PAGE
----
Hybrid events are more than just live-streamed conferences or video broadcasts of in-person events. When done right, they allow all participants to immerse themselves in the programming and engage with each other in real-time. What’s more, 91% of event marketers think hybrid formats will be important in future event planning. 

While hosting a hybrid event takes more careful coordination, they offer several benefits compared to picking just one in-person or remote format. Hybrid events are more inclusive and accessible than fully in-person events because participants can join from anywhere. Hybrid events also allow companies to save on their travel costs by removing on-site travel as a barrier to participation. Finally, hybrid formats allow you to extend the impact of your event by enabling a total audience size that exceeds the capacity of the physical space, reaching more people while still having the engaging environment of an in-person event and its ability to foster spontaneous connections. Whether it’s a boost to marketing, building thought leadership, or simply allowing more colleagues to join an internal event, extending your reach in an infinitely adaptable format is a big win.

Before the event: plan for success

Preparation is key to making any event run smoothly, and there are three main areas to focus on: event content, setup and guidelines, and defining what a successful run-of-show will look like to your team during the live session are critical.

Taking the time to create high-quality content will make your event memorable. Quality presentations and sessions should include valuable slides without too many words, opportunities for small group breakouts or other moments for participants to engage with each other and the content itself, and built-in opportunities for questions, networking, and necessary housekeeping items. 

Making sure the setup for the venue and for participants is streamlined and has the right tech is also non-negotiable for hybrid events. Understand your physical venue and adjust your audio-visual setup accordingly. If you are in a larger or uniquely shaped conference room or other space, use technology that can fully cover the space, like a Meeting Owl that can connect to an Expansion Mic, or wirelessly pair with a Whiteboard Owl, an Owl Bar, or a secondary Meeting Owl camera to capture every angle. Even with plug-and-play devices that you have experience using, test out your setup beforehand so you can anticipate any difficulties that do emerge. 

For remote attendees, creating guidelines for required technology will make the experience smoother. Whether it’s a laptop, a strong Internet connection, or other tools that allow them to participate, make it clear what they need so there are no surprises with setup on either end on the day of the event. Having participants register for the event gives organizers a better idea of the total headcount so they know who to look out for in the virtual meeting room.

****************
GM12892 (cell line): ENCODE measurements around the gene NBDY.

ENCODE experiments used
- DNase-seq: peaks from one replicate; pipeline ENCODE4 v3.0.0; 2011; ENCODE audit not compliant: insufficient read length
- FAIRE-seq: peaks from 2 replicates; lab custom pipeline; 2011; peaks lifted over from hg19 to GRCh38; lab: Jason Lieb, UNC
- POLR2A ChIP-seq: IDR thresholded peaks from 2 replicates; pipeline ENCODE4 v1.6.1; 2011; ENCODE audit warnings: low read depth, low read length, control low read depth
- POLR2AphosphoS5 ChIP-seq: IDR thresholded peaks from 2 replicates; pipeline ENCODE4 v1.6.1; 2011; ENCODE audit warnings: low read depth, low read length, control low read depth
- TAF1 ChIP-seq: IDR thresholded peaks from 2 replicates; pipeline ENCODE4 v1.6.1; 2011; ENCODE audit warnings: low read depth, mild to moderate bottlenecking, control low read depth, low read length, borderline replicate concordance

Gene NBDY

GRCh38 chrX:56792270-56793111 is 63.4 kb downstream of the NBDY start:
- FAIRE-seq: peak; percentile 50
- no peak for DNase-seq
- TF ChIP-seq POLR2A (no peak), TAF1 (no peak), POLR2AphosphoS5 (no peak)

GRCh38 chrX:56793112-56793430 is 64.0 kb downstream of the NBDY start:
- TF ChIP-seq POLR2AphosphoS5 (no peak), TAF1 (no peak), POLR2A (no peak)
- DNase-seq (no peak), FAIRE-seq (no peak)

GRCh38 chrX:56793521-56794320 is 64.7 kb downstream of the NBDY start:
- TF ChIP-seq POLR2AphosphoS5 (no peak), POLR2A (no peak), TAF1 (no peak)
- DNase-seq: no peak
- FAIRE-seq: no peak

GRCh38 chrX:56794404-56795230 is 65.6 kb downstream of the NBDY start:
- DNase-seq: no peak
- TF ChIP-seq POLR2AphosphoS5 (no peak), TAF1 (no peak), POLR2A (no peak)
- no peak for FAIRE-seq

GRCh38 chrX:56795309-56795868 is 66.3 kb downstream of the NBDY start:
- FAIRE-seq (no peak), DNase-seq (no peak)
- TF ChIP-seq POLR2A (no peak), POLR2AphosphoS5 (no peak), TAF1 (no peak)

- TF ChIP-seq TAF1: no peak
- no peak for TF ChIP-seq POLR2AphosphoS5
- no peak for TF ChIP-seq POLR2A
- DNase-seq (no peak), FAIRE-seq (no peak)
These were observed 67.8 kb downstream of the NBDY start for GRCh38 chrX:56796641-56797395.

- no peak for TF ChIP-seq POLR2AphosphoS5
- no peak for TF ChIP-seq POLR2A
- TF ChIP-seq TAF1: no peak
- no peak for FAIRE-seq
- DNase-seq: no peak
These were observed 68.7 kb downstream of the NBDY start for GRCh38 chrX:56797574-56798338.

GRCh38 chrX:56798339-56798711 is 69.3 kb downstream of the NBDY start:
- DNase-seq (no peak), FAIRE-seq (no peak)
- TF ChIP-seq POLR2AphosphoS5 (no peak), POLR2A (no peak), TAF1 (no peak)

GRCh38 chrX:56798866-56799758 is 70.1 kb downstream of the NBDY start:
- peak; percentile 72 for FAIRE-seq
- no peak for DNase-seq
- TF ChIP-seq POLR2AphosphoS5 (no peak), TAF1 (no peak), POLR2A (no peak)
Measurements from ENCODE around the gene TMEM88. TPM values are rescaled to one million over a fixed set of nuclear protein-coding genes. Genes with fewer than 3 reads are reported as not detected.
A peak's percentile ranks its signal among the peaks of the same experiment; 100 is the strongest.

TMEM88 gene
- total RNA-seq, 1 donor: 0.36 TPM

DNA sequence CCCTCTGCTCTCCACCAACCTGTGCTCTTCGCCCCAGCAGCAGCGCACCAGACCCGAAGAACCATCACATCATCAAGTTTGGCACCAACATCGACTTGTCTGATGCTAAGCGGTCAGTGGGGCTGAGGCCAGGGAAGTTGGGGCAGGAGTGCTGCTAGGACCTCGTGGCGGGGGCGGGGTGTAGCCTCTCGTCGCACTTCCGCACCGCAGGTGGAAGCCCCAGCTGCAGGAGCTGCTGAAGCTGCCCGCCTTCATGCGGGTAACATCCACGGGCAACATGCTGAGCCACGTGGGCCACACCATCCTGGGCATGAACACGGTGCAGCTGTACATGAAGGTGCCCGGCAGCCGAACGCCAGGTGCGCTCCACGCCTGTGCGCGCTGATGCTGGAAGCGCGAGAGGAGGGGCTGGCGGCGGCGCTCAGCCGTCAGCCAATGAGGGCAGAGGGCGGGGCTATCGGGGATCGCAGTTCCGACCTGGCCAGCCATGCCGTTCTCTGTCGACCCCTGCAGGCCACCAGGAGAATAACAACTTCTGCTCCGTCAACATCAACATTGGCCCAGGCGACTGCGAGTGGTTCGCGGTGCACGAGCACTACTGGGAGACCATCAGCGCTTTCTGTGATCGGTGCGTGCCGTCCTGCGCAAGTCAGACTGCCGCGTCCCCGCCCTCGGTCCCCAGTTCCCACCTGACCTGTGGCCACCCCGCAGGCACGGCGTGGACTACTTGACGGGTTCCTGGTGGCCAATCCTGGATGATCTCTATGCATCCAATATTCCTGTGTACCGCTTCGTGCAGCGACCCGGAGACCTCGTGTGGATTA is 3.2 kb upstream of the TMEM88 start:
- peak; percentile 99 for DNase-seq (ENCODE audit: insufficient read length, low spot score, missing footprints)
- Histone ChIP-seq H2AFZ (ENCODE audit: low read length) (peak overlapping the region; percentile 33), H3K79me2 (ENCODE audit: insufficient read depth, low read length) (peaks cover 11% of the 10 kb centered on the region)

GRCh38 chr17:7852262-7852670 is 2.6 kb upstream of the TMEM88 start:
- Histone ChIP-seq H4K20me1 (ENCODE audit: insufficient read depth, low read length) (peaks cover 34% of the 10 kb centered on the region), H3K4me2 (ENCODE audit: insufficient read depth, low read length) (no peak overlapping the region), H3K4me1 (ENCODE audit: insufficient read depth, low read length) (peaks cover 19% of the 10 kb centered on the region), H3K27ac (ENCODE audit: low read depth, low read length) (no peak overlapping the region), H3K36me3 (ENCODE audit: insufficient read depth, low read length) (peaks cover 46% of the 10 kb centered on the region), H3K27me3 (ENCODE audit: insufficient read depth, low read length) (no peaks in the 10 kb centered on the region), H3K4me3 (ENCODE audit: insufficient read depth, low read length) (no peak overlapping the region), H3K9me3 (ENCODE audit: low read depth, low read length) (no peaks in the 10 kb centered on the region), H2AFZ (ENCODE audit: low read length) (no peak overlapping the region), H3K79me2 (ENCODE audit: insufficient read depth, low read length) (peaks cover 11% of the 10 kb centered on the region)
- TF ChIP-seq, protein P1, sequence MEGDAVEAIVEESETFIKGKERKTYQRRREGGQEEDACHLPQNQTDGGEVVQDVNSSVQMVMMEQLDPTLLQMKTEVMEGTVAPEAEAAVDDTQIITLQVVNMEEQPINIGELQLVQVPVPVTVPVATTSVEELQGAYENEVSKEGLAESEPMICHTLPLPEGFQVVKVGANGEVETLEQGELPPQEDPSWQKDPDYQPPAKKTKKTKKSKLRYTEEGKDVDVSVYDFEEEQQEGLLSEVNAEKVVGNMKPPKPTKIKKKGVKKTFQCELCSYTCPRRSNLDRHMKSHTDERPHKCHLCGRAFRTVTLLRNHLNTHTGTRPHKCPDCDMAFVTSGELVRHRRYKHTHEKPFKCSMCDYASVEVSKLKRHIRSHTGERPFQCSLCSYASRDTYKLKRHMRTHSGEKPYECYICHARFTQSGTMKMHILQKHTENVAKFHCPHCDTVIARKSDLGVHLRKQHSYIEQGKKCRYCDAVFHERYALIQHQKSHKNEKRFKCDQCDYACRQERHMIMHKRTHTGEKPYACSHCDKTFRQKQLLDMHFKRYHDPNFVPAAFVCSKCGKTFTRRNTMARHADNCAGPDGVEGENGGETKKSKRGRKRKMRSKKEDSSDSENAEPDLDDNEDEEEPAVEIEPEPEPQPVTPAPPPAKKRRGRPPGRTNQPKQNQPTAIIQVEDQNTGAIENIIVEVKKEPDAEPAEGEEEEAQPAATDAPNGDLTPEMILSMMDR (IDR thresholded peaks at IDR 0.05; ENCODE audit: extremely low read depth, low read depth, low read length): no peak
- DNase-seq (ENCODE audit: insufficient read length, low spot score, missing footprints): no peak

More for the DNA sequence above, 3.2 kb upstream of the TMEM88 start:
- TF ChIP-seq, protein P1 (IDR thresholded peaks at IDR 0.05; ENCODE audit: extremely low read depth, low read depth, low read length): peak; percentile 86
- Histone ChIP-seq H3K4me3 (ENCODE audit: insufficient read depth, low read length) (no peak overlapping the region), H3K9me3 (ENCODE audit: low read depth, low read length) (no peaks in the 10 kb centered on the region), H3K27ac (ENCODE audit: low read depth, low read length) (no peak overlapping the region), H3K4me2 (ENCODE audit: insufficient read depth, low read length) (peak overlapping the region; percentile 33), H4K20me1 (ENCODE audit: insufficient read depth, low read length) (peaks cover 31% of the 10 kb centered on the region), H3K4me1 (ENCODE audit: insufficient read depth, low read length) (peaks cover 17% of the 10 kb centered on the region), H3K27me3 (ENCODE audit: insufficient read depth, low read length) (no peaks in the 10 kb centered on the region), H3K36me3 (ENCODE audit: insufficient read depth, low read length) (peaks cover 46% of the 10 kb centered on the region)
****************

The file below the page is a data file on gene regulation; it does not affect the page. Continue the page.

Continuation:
Finally, teams should decide ahead of time their vision for what success will look like during the event. Success could be metrics-based, depending on the number of attendees, based on feedback or a survey from participants, or goals-based. A team could create the goal of successfully integrating remote participants or sticking to the timeline for a schedule with multiple sessions. 

Get creative at showtime

Consider what you can enhance with a hybrid format by planning the in-person and remote portions in tandem. Many events can benefit from a hybrid approach beyond a standard lecture or meeting. Even for traditionally in-person events like trade shows, organizers can create additional buzz and access by adding in hybrid elements; Owl’s booth at ISE this year won Best In Show with a combination of displaying hardware and the remote user experience. 

During the event, there are a few best practices to make programming more engaging. Encourage in-person attendees to participate in the discussions happening in the online chat of your video conferencing software so everyone is included, and the conversation can move forward. Leave time for networking and organic connection between attendees across all modalities, too. Whether it’s a five-minute icebreaker activity with in-person groups and smaller online breakouts or a prompt for the entire digital chat, letting attendees in different locations share about themselves and make introductions will build rapport and make the experience engaging. For question and answer sessions, have attendees send their questions in real-time and then go over them at the end so that the most common questions can be addressed and remote contributions aren’t missed. Organizers might also encourage virtual joiners to ask their questions live in the Q&A session to bridge the gap. 

And, as is true of events of every type, be flexible on the day of. Be prepared to deviate from the script if attendees bring the discussion in a different direction. Adjust your tech setup if in-person attendance is different than anticipated. 

Crystal clear conversations from miles apart